Body

Devotions

God Has Emergency Plans

David Wilkerson (1931-2011)

No matter how unsettled the world becomes, God's people can relax and keep their joy flowing because our Lord has promised special protection when it is most needed.

Didn't God have an emergency plan for the children of Israel during the worldwide famine? He sent Joseph ahead to Egypt, promoted him to prime minister and filled the warehouses with enough grain to last out the famine. He then transported his people within walking distance of those storehouses and fed them to the full through the raging famine.

Didn't God have emergency plans for Elijah? While his nation reeled under the impact of an economic collapse and food was scarce because of severe famine as well as a wicked king who had a ransom on his head, God put his emergency plan for Elijah into effect. The Lord hid his prophet by a quiet brook and fed him by having ravens deliver his food. The survival plan also included a widow’s oil and flour that never ran out.

What about Noah? What a detailed survival plan God had for him and his family! An ark kept him and his family floating safely above all the death and destruction of a worldwide flood.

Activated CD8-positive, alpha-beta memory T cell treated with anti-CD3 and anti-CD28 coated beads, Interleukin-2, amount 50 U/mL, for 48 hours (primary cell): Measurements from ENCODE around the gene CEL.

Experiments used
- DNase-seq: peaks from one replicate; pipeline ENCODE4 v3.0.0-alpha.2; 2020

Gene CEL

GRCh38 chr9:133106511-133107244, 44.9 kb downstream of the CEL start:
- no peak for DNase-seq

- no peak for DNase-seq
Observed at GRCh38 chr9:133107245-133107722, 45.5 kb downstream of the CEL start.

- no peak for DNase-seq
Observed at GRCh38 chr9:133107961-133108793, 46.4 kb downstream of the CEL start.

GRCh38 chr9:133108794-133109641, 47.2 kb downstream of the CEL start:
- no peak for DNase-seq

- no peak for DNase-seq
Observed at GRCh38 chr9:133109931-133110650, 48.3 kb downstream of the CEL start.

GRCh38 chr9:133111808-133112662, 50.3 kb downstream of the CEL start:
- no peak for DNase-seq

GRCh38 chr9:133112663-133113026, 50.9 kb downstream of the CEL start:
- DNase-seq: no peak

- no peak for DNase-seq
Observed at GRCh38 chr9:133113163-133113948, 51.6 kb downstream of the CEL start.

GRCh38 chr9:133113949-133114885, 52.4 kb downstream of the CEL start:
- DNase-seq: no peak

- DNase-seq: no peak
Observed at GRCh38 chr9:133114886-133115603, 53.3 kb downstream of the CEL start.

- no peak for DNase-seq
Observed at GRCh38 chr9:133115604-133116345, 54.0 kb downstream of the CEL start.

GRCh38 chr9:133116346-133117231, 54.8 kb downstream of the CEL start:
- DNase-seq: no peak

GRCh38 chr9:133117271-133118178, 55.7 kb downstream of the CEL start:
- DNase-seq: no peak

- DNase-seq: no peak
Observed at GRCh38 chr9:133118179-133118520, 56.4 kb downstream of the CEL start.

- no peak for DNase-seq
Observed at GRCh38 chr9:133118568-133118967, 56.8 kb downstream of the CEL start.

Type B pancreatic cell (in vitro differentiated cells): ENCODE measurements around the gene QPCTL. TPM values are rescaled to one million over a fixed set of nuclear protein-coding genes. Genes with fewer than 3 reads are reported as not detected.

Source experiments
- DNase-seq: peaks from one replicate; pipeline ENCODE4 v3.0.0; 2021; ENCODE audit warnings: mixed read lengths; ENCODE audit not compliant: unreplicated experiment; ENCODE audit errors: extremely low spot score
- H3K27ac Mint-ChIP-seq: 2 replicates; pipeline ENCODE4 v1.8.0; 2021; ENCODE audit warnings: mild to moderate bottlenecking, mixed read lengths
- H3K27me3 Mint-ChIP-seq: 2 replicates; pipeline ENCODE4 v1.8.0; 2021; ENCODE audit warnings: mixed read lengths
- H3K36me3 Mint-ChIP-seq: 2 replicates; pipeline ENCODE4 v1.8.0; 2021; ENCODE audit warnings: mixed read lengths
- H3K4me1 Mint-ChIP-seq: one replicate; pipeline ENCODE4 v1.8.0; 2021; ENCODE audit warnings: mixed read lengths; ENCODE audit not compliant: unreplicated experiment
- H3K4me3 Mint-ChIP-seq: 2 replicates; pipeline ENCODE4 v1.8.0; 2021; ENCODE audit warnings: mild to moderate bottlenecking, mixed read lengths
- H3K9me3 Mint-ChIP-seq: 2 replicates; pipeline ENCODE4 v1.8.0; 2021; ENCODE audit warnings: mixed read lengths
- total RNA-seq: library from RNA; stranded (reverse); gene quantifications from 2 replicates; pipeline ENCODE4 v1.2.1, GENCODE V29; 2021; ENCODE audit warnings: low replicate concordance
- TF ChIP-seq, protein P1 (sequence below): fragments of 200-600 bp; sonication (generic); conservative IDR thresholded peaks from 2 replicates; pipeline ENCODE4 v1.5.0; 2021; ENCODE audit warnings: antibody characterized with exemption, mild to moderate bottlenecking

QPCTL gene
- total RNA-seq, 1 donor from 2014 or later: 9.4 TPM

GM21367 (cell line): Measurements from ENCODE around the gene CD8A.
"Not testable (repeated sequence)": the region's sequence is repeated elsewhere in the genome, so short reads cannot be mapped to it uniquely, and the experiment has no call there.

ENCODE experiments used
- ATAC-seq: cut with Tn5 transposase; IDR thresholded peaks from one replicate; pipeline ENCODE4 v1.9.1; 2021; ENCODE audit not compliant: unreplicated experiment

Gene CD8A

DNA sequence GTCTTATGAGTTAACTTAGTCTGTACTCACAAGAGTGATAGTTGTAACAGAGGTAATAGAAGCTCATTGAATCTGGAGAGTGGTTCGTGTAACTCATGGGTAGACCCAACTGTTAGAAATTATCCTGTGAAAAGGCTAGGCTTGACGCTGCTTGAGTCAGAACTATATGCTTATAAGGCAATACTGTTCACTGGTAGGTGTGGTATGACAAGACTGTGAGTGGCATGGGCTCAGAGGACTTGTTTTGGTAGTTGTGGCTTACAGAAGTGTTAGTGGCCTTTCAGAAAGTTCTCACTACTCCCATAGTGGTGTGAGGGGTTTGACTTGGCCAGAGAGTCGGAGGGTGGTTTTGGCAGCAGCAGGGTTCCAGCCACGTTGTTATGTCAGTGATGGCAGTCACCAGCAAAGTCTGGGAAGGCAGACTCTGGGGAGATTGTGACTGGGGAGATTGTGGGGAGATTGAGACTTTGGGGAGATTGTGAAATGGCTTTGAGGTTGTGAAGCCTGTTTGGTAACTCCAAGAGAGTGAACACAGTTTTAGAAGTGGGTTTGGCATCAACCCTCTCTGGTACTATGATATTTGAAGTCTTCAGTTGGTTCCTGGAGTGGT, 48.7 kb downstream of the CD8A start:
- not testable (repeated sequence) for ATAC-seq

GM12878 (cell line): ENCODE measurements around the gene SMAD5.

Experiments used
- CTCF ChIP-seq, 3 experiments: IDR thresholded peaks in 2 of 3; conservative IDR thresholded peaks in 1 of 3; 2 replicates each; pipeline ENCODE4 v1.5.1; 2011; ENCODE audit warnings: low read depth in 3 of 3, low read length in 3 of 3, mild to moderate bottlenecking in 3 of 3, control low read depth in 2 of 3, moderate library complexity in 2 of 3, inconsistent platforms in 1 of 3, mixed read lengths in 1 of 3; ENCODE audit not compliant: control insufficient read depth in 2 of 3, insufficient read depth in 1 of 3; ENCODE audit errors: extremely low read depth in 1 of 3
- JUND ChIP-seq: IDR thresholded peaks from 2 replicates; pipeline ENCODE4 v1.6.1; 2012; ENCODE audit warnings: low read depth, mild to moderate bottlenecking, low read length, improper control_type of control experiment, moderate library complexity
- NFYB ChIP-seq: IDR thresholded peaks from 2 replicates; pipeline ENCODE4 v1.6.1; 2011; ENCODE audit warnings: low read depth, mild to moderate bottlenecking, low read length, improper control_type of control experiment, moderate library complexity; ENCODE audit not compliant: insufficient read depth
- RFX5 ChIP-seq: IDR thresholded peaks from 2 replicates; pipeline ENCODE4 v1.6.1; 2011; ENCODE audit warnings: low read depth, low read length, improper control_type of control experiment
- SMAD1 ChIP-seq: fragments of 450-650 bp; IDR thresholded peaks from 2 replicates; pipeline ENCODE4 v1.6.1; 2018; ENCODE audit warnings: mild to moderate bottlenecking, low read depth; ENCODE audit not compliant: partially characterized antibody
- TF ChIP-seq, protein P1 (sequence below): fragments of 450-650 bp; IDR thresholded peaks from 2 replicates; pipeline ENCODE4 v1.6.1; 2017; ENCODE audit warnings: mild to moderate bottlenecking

God actually sent angels to personally pull Lot and his daughters out of the doomed city of Sodom. God's hands were tied until Lot was safely out of the suburbs. It was more than a loss of his job, the collapse of an economy or the downfall of a government. It was total annihilation of his society, but Lot was delivered safely.

Paul proved God's emergency contingencies over and over. This apostle was shipwrecked, chased by thieves, imprisoned, accused of treason and plotted against by assassins. In every crisis, God had a contingency plan for deliverance. Only when God determined his race was over did the Lord call in his last contingency plan. He called this apostle to his resurrection.

We too have an emergency plan for survival, designed specifically for each believer. Let there be no question about it; God will see us through every crisis!

What the Cross Teaches Us

David Wilkerson (1931-2011)

Jesus is not in the drafting business; his army is all volunteer. You can be a believer without carrying a cross, but you cannot be a disciple.

I see many believers have opted for the good life with its prosperity, material gain, popularity and success. I’m sure that many of them will make it to heaven. They will have saved their skins, but they will not have learned Christ. Having rejected the suffering and sorrow of true discipleship, they will not have the capacity to know and enjoy him in eternity. This is opposed to all the saints who have entered into the fellowship of the suffering.